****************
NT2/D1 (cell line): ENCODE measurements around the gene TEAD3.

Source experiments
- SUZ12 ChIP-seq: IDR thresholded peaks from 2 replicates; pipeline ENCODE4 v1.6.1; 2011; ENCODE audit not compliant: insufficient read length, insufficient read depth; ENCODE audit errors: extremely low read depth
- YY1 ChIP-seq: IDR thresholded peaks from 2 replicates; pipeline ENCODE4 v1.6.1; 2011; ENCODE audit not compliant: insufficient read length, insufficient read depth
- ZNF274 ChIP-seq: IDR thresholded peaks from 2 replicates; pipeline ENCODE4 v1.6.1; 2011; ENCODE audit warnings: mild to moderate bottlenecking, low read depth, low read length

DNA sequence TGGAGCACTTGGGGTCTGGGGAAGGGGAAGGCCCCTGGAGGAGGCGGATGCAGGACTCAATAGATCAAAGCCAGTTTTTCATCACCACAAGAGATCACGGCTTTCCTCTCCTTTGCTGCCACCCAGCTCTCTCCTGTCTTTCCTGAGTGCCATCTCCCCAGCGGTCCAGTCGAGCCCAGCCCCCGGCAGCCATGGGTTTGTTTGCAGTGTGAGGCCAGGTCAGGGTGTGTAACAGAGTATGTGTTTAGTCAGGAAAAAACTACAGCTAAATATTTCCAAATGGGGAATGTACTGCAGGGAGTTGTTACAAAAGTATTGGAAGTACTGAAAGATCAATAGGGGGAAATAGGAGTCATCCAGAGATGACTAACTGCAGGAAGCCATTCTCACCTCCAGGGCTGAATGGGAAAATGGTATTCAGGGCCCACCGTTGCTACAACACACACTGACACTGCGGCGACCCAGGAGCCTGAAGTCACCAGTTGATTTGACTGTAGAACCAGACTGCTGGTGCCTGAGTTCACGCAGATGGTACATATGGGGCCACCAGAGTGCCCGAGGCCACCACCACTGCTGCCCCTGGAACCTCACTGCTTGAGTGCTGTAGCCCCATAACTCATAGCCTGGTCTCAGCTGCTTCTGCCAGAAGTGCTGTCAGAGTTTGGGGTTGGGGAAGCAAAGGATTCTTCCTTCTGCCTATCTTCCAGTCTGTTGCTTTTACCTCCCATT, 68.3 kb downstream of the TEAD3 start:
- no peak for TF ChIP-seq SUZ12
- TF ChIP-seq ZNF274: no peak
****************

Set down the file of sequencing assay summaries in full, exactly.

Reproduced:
NT2/D1 (cell line): ENCODE measurements around the gene TEAD3.

Source experiments
- SUZ12 ChIP-seq: IDR thresholded peaks from 2 replicates; pipeline ENCODE4 v1.6.1; 2011; ENCODE audit not compliant: insufficient read length, insufficient read depth; ENCODE audit errors: extremely low read depth
- YY1 ChIP-seq: IDR thresholded peaks from 2 replicates; pipeline ENCODE4 v1.6.1; 2011; ENCODE audit not compliant: insufficient read length, insufficient read depth
- ZNF274 ChIP-seq: IDR thresholded peaks from 2 replicates; pipeline ENCODE4 v1.6.1; 2011; ENCODE audit warnings: mild to moderate bottlenecking, low read depth, low read length

DNA sequence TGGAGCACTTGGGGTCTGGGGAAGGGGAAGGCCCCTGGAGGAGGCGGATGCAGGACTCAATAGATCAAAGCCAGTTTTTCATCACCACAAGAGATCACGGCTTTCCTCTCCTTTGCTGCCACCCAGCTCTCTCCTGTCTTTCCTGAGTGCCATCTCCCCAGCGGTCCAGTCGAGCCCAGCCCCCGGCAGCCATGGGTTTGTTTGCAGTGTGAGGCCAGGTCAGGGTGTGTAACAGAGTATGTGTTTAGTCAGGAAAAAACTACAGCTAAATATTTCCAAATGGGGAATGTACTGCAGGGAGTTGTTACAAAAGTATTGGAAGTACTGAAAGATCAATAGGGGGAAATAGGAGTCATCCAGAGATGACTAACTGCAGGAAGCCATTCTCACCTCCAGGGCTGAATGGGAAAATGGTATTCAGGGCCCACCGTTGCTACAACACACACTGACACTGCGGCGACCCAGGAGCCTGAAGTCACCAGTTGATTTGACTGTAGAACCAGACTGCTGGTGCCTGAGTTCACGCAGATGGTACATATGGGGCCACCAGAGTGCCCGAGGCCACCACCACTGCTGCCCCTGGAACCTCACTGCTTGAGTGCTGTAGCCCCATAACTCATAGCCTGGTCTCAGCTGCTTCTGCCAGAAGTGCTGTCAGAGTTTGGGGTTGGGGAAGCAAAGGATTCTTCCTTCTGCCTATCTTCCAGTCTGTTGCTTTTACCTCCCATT, 68.3 kb downstream of the TEAD3 start:
- no peak for TF ChIP-seq SUZ12
- TF ChIP-seq ZNF274: no peak